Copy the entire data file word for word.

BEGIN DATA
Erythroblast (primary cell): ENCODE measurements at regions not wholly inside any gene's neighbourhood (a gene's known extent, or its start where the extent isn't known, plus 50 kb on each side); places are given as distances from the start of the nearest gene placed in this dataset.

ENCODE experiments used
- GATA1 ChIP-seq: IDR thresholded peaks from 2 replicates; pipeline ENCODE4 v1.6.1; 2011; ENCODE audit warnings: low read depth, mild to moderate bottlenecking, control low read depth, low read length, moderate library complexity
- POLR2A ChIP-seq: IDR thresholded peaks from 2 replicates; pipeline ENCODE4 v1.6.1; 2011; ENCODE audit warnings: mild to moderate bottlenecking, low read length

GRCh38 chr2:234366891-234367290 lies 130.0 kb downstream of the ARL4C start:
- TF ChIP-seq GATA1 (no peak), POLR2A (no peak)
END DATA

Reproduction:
Erythroblast (primary cell): ENCODE measurements at regions not wholly inside any gene's neighbourhood (a gene's known extent, or its start where the extent isn't known, plus 50 kb on each side); places are given as distances from the start of the nearest gene placed in this dataset.

ENCODE experiments used
- GATA1 ChIP-seq: IDR thresholded peaks from 2 replicates; pipeline ENCODE4 v1.6.1; 2011; ENCODE audit warnings: low read depth, mild to moderate bottlenecking, control low read depth, low read length, moderate library complexity
- POLR2A ChIP-seq: IDR thresholded peaks from 2 replicates; pipeline ENCODE4 v1.6.1; 2011; ENCODE audit warnings: mild to moderate bottlenecking, low read length

GRCh38 chr2:234366891-234367290 lies 130.0 kb downstream of the ARL4C start:
- TF ChIP-seq GATA1 (no peak), POLR2A (no peak)